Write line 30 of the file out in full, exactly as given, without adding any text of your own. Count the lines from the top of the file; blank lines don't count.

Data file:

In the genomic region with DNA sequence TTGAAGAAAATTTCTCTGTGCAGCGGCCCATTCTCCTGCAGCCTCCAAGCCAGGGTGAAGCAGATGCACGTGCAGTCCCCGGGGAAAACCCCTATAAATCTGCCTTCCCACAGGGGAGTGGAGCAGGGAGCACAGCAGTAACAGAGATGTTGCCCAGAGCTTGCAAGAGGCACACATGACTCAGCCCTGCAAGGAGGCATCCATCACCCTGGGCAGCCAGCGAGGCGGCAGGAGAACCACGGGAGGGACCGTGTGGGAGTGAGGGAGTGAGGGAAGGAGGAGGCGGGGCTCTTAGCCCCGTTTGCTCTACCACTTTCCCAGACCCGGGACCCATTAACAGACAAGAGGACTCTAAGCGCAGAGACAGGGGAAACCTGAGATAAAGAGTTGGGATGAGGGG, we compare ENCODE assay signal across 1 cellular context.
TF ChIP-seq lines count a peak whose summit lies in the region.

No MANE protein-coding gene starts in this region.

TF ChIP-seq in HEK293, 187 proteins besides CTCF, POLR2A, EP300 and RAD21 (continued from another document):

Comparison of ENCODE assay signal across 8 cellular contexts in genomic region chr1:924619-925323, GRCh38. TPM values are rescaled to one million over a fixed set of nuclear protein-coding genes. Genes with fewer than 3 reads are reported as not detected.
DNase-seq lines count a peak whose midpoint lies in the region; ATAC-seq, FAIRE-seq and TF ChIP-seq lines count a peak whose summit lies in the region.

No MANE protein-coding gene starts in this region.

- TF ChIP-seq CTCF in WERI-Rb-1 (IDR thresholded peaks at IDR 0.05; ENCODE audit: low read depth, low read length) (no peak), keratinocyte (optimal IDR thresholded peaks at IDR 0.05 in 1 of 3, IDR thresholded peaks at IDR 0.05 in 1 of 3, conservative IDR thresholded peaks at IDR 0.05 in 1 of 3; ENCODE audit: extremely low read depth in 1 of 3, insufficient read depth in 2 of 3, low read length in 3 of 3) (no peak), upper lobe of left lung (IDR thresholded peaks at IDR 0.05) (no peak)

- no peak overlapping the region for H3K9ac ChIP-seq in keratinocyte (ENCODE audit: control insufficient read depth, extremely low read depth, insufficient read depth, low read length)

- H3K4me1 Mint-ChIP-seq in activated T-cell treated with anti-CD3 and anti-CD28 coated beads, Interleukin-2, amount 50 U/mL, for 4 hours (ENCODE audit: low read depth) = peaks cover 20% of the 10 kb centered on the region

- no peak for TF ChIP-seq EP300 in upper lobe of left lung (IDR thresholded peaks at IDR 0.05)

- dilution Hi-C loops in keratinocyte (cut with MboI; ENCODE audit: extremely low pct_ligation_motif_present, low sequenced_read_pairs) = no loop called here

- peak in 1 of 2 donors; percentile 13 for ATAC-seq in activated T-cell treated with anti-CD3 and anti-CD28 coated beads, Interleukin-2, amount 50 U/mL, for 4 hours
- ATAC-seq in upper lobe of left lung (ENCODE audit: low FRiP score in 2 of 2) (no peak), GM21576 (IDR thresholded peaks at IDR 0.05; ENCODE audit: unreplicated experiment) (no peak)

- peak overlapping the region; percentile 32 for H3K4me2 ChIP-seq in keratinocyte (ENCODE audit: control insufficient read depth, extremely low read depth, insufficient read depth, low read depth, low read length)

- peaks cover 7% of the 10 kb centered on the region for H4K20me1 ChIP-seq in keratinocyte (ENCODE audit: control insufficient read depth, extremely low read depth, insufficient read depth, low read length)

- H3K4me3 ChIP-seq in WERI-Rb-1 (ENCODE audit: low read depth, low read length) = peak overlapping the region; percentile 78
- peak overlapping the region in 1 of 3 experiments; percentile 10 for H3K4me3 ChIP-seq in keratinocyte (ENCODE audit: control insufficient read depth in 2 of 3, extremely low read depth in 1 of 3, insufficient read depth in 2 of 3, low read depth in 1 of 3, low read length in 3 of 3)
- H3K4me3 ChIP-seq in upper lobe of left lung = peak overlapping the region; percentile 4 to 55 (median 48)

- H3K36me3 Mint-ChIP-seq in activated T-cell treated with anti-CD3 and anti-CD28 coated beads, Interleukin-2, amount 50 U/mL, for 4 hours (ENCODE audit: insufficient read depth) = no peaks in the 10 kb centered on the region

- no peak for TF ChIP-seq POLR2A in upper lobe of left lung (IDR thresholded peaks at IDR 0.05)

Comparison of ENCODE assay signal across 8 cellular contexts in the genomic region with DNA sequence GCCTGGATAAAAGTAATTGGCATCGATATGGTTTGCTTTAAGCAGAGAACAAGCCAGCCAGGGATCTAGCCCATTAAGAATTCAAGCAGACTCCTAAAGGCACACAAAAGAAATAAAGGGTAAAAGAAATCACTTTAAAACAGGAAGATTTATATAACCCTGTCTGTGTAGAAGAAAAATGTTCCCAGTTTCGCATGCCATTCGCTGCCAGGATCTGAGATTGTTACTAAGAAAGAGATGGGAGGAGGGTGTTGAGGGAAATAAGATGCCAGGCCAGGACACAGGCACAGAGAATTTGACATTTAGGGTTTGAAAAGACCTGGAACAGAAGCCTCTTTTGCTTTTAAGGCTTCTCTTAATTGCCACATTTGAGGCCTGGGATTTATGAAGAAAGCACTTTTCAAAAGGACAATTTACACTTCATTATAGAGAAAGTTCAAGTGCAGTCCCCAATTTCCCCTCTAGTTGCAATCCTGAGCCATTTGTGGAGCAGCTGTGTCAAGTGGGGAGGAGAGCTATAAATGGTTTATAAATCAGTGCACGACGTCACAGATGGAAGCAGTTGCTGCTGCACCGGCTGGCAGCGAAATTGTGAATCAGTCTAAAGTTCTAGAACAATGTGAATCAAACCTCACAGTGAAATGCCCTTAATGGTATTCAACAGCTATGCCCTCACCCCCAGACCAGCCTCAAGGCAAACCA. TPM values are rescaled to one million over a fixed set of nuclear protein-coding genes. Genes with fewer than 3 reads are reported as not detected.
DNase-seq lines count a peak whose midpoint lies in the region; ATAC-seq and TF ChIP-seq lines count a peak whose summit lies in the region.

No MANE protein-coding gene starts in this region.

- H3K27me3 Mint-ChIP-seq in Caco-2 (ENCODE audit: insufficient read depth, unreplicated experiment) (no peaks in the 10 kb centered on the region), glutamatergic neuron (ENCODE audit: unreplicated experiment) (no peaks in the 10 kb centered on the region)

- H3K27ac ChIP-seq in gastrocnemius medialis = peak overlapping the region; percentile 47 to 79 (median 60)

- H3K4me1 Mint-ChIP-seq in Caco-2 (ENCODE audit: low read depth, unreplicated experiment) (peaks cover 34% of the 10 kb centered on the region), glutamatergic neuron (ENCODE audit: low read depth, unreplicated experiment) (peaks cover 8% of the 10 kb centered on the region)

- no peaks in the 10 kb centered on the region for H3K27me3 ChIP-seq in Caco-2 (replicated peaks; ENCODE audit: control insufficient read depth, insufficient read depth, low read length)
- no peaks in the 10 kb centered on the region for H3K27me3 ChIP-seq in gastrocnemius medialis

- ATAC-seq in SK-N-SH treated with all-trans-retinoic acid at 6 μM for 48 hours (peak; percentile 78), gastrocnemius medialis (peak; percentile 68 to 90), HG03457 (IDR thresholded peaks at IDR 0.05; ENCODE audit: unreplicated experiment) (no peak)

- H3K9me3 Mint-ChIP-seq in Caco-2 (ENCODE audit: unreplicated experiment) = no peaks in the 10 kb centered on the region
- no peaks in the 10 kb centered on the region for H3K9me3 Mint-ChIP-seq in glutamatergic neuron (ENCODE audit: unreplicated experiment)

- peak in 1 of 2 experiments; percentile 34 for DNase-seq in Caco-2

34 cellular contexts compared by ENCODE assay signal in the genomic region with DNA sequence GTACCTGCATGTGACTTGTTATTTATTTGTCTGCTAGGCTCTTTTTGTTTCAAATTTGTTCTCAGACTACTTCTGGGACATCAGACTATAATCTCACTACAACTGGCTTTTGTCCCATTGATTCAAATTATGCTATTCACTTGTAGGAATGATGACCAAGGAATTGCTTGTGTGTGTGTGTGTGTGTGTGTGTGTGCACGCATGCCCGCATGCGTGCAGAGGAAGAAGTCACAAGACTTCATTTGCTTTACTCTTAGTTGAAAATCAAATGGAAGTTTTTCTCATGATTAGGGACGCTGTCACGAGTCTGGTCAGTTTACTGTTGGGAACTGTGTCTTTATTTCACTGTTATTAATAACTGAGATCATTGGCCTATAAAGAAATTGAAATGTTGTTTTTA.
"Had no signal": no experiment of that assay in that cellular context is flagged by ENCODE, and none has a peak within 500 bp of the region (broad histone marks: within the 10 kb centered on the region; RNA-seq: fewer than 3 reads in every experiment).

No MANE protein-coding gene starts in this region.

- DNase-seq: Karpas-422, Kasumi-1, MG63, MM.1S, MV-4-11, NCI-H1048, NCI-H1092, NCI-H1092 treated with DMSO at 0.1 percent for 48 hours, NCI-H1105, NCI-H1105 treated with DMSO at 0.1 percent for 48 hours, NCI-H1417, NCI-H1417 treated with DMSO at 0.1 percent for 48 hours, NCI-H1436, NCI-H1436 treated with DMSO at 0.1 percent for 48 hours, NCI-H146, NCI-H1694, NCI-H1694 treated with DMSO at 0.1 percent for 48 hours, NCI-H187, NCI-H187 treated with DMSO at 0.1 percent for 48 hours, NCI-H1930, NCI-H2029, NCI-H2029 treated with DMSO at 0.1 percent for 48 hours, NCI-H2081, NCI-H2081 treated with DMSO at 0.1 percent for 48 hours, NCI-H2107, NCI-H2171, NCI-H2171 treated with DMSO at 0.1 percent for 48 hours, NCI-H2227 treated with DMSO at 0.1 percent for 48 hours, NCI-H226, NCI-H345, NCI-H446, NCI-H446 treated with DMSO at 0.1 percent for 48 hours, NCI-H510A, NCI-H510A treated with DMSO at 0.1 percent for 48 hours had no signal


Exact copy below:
- ATAC-seq in SK-N-SH treated with all-trans-retinoic acid at 6 μM for 48 hours (peak; percentile 78), gastrocnemius medialis (peak; percentile 68 to 90), HG03457 (IDR thresholded peaks at IDR 0.05; ENCODE audit: unreplicated experiment) (no peak)